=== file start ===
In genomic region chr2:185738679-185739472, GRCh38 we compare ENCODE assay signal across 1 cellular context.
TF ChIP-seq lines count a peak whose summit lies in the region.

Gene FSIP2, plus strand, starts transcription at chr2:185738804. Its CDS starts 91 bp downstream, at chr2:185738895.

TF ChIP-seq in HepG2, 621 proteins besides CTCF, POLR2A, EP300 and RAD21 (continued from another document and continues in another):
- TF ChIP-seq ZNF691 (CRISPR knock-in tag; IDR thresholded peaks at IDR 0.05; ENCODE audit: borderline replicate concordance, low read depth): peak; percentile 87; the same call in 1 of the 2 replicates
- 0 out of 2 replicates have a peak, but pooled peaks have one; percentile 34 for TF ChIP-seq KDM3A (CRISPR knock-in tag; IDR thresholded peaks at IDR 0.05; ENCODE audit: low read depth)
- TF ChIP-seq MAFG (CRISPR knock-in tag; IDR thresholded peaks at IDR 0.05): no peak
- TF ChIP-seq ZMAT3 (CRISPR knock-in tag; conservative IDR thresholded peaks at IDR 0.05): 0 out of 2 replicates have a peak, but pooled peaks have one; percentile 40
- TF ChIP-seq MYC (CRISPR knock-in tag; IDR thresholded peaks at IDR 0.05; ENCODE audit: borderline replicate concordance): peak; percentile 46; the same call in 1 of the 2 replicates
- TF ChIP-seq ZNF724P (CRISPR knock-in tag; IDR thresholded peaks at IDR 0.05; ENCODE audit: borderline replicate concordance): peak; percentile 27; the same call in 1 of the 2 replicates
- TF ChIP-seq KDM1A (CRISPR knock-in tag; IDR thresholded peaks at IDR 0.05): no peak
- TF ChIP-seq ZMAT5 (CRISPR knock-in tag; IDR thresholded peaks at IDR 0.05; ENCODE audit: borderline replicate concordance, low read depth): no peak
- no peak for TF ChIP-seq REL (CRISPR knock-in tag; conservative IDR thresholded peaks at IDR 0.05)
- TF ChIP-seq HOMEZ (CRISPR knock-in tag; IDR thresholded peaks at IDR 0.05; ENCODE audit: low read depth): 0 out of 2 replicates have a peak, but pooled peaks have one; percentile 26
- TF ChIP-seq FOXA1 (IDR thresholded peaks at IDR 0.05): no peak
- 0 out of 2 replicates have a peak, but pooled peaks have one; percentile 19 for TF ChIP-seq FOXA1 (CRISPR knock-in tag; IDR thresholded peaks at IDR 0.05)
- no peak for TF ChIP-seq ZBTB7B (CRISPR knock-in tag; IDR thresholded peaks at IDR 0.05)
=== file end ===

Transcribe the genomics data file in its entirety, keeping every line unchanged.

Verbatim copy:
In genomic region chr2:185738679-185739472, GRCh38 we compare ENCODE assay signal across 1 cellular context.
TF ChIP-seq lines count a peak whose summit lies in the region.

Gene FSIP2, plus strand, starts transcription at chr2:185738804. Its CDS starts 91 bp downstream, at chr2:185738895.

TF ChIP-seq in HepG2, 621 proteins besides CTCF, POLR2A, EP300 and RAD21 (continued from another document and continues in another):
- TF ChIP-seq ZNF691 (CRISPR knock-in tag; IDR thresholded peaks at IDR 0.05; ENCODE audit: borderline replicate concordance, low read depth): peak; percentile 87; the same call in 1 of the 2 replicates
- 0 out of 2 replicates have a peak, but pooled peaks have one; percentile 34 for TF ChIP-seq KDM3A (CRISPR knock-in tag; IDR thresholded peaks at IDR 0.05; ENCODE audit: low read depth)
- TF ChIP-seq MAFG (CRISPR knock-in tag; IDR thresholded peaks at IDR 0.05): no peak
- TF ChIP-seq ZMAT3 (CRISPR knock-in tag; conservative IDR thresholded peaks at IDR 0.05): 0 out of 2 replicates have a peak, but pooled peaks have one; percentile 40
- TF ChIP-seq MYC (CRISPR knock-in tag; IDR thresholded peaks at IDR 0.05; ENCODE audit: borderline replicate concordance): peak; percentile 46; the same call in 1 of the 2 replicates
- TF ChIP-seq ZNF724P (CRISPR knock-in tag; IDR thresholded peaks at IDR 0.05; ENCODE audit: borderline replicate concordance): peak; percentile 27; the same call in 1 of the 2 replicates
- TF ChIP-seq KDM1A (CRISPR knock-in tag; IDR thresholded peaks at IDR 0.05): no peak
- TF ChIP-seq ZMAT5 (CRISPR knock-in tag; IDR thresholded peaks at IDR 0.05; ENCODE audit: borderline replicate concordance, low read depth): no peak
- no peak for TF ChIP-seq REL (CRISPR knock-in tag; conservative IDR thresholded peaks at IDR 0.05)
- TF ChIP-seq HOMEZ (CRISPR knock-in tag; IDR thresholded peaks at IDR 0.05; ENCODE audit: low read depth): 0 out of 2 replicates have a peak, but pooled peaks have one; percentile 26
- TF ChIP-seq FOXA1 (IDR thresholded peaks at IDR 0.05): no peak
- 0 out of 2 replicates have a peak, but pooled peaks have one; percentile 19 for TF ChIP-seq FOXA1 (CRISPR knock-in tag; IDR thresholded peaks at IDR 0.05)
- no peak for TF ChIP-seq ZBTB7B (CRISPR knock-in tag; IDR thresholded peaks at IDR 0.05)